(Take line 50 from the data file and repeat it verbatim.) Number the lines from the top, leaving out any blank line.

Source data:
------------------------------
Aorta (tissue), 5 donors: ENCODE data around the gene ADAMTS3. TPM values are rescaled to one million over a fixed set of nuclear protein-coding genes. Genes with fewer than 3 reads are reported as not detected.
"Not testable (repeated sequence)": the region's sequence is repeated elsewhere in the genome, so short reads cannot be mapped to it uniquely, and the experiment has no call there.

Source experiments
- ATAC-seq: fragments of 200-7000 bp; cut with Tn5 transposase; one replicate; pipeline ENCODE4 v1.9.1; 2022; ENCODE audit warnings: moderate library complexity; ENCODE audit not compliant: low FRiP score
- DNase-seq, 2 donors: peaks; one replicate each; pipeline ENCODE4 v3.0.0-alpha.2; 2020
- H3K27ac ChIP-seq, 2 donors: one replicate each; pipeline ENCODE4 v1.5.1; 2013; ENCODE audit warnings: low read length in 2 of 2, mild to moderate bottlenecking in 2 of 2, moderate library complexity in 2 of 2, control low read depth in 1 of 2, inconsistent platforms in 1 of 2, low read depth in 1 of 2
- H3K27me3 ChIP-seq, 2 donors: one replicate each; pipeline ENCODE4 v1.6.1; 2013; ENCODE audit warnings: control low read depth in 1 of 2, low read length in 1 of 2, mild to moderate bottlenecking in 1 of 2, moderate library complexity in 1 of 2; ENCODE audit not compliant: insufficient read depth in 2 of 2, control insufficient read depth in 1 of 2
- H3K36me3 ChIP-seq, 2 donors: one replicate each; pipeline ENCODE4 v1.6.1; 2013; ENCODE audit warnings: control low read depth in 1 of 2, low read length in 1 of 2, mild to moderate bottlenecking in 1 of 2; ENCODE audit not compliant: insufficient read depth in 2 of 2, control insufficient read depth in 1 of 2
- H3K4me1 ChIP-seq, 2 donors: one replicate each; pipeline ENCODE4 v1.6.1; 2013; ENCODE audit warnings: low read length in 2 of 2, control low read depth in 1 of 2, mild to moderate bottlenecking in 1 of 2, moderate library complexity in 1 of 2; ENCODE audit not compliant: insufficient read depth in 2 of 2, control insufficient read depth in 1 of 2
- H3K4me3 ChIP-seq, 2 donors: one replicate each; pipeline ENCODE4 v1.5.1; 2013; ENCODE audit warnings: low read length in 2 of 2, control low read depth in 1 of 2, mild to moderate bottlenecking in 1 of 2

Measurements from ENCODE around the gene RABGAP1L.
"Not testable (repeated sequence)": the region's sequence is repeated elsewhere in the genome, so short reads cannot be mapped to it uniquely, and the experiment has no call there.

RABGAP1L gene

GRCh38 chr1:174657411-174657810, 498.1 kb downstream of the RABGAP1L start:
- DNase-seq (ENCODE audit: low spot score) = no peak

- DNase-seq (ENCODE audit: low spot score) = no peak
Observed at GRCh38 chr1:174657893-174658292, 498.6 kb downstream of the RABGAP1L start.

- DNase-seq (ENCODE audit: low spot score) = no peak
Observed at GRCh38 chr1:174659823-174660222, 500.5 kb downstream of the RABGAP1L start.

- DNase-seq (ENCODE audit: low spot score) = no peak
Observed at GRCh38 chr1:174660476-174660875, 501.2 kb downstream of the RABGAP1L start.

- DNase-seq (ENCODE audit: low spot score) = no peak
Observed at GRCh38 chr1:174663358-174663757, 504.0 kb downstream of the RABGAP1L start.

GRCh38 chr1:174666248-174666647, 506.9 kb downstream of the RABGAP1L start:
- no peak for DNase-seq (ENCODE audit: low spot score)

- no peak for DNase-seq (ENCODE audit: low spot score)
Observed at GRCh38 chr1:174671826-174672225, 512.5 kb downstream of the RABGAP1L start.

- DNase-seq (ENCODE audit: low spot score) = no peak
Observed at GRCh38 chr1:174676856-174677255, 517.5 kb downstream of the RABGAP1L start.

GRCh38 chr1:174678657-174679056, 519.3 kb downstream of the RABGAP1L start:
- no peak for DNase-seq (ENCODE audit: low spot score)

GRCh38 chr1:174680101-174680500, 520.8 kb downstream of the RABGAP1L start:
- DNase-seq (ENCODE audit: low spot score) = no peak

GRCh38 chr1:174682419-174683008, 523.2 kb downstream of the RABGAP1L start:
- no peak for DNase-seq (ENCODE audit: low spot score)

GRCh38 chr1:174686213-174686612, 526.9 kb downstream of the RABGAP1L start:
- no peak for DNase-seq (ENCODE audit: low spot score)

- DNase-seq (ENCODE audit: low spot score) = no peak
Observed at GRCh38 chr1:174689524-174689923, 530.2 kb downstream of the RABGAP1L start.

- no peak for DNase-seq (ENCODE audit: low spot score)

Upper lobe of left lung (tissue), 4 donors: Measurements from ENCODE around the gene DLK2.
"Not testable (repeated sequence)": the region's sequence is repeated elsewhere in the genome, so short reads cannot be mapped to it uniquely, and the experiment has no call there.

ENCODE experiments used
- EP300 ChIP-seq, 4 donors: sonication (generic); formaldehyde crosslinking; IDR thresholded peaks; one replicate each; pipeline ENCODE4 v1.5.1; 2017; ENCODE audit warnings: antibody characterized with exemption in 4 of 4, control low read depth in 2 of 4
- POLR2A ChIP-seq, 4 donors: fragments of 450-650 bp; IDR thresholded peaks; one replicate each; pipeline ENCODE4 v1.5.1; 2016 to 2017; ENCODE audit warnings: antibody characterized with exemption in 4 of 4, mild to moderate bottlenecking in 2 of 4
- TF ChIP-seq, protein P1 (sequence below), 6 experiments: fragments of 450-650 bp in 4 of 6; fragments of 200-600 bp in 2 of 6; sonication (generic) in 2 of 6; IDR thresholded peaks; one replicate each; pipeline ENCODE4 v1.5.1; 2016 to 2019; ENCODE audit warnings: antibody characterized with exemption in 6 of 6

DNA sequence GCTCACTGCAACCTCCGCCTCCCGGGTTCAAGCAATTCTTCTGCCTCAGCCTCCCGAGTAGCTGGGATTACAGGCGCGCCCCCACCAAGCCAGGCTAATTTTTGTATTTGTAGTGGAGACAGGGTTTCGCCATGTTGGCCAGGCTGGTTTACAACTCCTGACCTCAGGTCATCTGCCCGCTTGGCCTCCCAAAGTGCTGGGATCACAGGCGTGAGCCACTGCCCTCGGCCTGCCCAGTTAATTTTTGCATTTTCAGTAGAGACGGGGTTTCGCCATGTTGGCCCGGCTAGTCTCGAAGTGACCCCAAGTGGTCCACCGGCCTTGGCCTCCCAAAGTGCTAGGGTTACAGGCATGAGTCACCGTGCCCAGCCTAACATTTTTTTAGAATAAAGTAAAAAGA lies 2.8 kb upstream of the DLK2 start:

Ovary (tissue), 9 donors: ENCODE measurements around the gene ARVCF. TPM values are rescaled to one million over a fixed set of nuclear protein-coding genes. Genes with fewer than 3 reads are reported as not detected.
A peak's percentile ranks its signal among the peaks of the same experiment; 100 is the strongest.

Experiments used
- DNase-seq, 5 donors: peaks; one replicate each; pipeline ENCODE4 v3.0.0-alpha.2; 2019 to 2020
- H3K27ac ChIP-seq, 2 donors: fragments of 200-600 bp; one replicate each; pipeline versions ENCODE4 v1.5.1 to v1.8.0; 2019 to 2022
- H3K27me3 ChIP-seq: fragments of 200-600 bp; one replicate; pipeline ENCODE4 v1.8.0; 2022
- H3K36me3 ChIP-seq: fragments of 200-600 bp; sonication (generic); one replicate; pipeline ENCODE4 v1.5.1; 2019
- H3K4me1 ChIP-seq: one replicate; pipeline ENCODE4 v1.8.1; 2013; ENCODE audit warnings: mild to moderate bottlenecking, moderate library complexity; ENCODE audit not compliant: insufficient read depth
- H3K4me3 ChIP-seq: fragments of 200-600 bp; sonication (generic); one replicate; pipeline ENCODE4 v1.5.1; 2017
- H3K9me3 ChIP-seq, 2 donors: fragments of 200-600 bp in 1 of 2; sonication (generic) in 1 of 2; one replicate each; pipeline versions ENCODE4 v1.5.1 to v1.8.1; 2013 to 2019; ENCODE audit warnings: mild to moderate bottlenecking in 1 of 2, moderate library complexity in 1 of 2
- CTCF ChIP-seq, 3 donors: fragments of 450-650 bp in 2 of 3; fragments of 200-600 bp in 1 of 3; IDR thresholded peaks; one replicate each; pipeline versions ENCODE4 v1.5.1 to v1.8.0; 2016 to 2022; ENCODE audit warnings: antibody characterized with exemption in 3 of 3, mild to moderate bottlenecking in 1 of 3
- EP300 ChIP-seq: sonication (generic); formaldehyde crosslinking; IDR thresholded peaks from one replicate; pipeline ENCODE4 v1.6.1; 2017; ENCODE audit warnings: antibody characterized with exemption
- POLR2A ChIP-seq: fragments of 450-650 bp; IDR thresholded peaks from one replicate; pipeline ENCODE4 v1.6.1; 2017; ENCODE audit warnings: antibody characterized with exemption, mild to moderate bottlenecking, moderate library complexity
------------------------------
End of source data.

Experiments used